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“Liberal education is concerned with the souls of men, and therefore has little or no use for machines … [it] consists in learning to listen to still and small voices and therefore in becoming deaf to loudspeakers.” (Leo Strauss)

There is no epistemological Switzerland. (Via Mars Hill Audio Journal Volume 134)

Some succinct standing advice on recurring themes.

The toxic default to “yes”

Hollywood has the best moral compass, because it has compassion.

(Harvey Weinstein, 2009, via Sean O’Neil, We are witnessing Hollywood’s long-overdue moral reckoning) I think it was C.S. Lewis who faulted flippancy for acting as if the joke had already been made, but sometimes it really has been made.

Another faulty moral compass is that of Masha Gessen:

The policing of sex seems to assume that it’s better to have ten times less sex than to risk having a nonconsensual sexual experience.

Er . . . Is it . . . not? Is this no longer an assumption we can agree upon? If so, it’s time to acknowledge that there might be something wrong with how we’re thinking about sex.

(Christine Emba, Let’s Rethink Sex (reformatted), quoting Masha Gessen’s New Yorker article When Does a Watershed Become a Sex Panic?)

More from Emba:

The backlash to the #MeToo movement has begun. As the parade of post-Weinstein exposés marches on, so do the unhappy reactions to a sexual landscape suddenly turned on its head.

There’s the skittish colleague (“If I ask a woman out at work, am I going to be reported for harassment?”). The nervous cad (“Will one unfortunate hookup land me on a public list of ‘sh*tty men’?”). And the vexing question underneath it all: “If we get so worked up about sexual harassment and assault, what will happen to sex?”

At the bottom of all this confusion sits a fundamental misframing: that there’s some baseline amount of sex that we should be getting or at least should be allowed to pursue. Following from that is the assumption that the ability to pursue and satisfy our sexual desires — whether by hitting on that co-worker even if we’re at a professional lunch, or by pursuing a sexual encounter even when reciprocity is unclear — is paramount. At best, our sexual freedom should be circumscribed only by the boundary of consent. Any other obstacle is not to be borne.

Angela Franks, a professor of theology with a focus on John Paul II (including his “Theology of the Body”) goes a level deeper than Emba’s sensible and accessible treatment of the problems with the novel doctrine of solum consensus. That makes for harder reading, but it gives an even greater reward (other than the psychic award of seeing Emba speak her peace in the Washington Post (yay!), while Angela Frank speaks hers in a relatively obscure blog).

 We swim in a culture marked by what Helen Alvaré has called “sexualityism”the conviction, springing from the sexual revolution, that any sex with anybody is probably a good thing. In this construct, non-procreative sexual expression is a simple necessity intrinsically tied to human fulfillment and personal identity (according to none other than the Supreme Court). This idea was also analyzed and criticized, in a somewhat different way, by Michel Foucault. A culture of sexualityism is not neutral; in it, the good of sexual expression as an end in itself cannot be intellectually challenged. All that is left is the will: do you choose it, or not? Consent carries the day.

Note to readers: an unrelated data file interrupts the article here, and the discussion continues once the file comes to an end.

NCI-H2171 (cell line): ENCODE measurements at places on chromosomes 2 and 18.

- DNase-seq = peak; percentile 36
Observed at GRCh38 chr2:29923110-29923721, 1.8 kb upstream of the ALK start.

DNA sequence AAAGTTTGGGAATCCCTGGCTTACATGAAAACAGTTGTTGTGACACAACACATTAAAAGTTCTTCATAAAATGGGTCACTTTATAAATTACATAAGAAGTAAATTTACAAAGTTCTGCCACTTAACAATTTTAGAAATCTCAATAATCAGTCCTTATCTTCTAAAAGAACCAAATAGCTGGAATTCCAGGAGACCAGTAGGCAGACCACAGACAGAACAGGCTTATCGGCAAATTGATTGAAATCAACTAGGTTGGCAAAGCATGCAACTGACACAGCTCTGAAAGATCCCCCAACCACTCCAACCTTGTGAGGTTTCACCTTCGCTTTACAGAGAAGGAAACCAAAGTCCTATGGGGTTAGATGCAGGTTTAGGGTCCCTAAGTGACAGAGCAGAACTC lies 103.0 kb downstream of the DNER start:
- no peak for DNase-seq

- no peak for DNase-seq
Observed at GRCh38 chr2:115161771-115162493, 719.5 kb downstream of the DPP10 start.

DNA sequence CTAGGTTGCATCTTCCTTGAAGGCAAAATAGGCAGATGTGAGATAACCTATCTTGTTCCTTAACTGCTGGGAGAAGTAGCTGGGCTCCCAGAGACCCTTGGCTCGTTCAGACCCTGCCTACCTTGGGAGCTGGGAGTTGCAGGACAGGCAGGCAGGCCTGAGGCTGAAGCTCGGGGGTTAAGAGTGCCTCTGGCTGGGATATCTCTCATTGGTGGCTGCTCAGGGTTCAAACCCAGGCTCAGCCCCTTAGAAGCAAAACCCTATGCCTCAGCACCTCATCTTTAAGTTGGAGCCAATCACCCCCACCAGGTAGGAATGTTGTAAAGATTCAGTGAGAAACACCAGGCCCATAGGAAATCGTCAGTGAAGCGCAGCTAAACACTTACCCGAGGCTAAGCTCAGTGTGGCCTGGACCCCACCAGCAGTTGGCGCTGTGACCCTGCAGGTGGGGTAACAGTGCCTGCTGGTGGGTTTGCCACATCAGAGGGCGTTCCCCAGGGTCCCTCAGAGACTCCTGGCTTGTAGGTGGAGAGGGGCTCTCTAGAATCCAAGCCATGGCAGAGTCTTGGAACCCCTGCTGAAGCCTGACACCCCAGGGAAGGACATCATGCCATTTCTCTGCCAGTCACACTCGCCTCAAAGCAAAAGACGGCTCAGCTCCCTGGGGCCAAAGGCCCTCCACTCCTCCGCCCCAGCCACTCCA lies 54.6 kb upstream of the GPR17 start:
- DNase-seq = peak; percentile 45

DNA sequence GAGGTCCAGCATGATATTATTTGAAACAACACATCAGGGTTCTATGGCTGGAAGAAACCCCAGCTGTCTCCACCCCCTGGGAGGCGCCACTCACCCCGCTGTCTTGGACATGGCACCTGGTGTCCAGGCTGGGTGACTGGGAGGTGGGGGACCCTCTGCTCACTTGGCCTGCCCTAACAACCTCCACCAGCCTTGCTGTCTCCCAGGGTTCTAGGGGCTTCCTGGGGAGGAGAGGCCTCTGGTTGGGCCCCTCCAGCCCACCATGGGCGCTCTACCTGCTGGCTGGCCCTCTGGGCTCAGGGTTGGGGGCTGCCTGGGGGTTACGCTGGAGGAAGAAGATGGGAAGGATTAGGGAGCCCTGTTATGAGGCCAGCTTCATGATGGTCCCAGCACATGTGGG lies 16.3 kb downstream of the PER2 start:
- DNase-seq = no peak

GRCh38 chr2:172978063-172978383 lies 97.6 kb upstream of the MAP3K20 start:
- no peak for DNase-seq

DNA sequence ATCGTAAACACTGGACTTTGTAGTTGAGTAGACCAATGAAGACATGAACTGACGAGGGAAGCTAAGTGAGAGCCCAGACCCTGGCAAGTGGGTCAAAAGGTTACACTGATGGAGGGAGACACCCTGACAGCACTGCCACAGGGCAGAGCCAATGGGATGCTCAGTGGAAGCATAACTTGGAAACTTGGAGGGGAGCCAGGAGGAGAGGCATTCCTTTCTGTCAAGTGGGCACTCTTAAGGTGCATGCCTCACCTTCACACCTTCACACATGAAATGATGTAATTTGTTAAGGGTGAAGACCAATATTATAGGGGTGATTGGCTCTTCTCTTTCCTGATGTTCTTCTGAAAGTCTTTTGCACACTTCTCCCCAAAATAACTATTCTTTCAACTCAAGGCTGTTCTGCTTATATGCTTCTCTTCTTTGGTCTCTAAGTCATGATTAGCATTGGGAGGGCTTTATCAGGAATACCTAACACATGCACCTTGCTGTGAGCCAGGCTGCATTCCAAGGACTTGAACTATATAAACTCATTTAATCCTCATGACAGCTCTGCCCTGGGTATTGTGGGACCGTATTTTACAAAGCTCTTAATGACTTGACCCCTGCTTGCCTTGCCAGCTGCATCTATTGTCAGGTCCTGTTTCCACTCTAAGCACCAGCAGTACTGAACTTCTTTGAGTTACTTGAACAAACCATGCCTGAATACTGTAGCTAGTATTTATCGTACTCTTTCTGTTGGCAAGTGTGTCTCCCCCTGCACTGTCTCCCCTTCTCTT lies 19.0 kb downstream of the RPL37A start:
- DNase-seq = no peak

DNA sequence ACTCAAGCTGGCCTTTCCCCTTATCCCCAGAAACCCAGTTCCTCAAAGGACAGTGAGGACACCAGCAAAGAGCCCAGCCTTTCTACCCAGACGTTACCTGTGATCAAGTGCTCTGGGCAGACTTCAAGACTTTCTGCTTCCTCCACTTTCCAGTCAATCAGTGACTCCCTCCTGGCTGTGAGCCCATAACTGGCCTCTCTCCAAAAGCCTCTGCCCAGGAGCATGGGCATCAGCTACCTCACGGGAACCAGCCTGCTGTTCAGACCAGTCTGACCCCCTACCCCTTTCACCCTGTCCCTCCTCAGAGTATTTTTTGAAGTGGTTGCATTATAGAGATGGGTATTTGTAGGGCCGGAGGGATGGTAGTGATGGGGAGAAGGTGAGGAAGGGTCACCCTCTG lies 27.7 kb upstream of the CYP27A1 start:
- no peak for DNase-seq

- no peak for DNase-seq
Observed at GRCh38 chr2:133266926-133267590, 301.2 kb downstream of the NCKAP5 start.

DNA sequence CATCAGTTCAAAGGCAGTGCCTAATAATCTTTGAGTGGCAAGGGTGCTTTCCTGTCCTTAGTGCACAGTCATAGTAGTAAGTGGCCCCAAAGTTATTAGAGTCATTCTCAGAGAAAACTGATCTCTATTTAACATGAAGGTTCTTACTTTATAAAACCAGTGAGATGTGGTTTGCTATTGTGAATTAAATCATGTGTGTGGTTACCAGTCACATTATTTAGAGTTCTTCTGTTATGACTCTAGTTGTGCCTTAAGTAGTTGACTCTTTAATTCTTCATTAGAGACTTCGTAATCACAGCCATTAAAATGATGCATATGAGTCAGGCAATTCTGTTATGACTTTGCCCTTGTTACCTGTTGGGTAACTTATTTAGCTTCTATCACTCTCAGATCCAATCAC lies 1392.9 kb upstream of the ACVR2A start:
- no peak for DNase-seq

If something is a basic human good, it is unreasonable to refuse it. One might consent not to sleep for obscure reasons of one’s own, but the burden of proof would be on the non-sleeper to defend her decision. I call this “the default of the yes”: it is reasonable to choose a good thing, and so it is expected that one will choose it. Thus has the seemingly freedom-friendly principle of the innate goodness of sexual expression become a weapon to attack the persons and institutions who do not agree. The apparent enshrinement of consent actually attacks the very foundations of consent itself: sexualityism puts a thumb on the seemingly impartial scales of choice. As women have observed about the “choice” for abortion, so too here: what begins as a right often turns into a duty.

What clearly emerges from the scenes in Harvey Weinstein’s room is that he did not feel defensive. It is the women who feel the onus put on them. Here we see how the burden of the “default of the yes” complicates the matter of consent. Is it consent to dress provocatively? Or to say no, but to give in? Or to keep saying no, but stop short of physical violence? How much refusal outweighs the default of the yes?

This is the web in which Weinstein’s victims find themselves entangled, at the very moment when they need all their wits about them. “The thing with being a victim is I felt responsible,” Asia Argento said. “Because, if I were a strong woman, I would have kicked him in the balls and run away. But I didn’t. And so I felt responsible.” The horror of the assault is compounded by the postmortem self-accusation, which reveals that the default of the yes shifts the moral responsibility from the perpetrator to the victim.

Is sexual expression really such an overriding good? If so, what do we make of the women’s unanimous experience of humiliation and anguish in Weinstein’s room? Sexualityism can make no sense of  the reality that sexual crimes reliably cause a trauma that, say, larceny does not.

Sexuality is not simply a matter of something that I have, as though my body is another possession just like my wallet or my car. If, as Gabriel Marcel said, I am my body, then sexuality has to do with my very person, which has a deep value.

(Bold and hyperlink for “basic human good” added)

I will begin believing that we’ve actually crossed a watershed when voices like Emba’s and Franks’ are the buzz instead of drek like Masha Gessen’s.

* * * * *

“Liberal education is concerned with the souls of men, and therefore has little or no use for machines … [it] consists in learning to listen to still and small voices and therefore in becoming deaf to loudspeakers.” (Leo Strauss)

There is no epistemological Switzerland. (Via Mars Hill Audio Journal Volume 134)

Some succinct standing advice on recurring themes.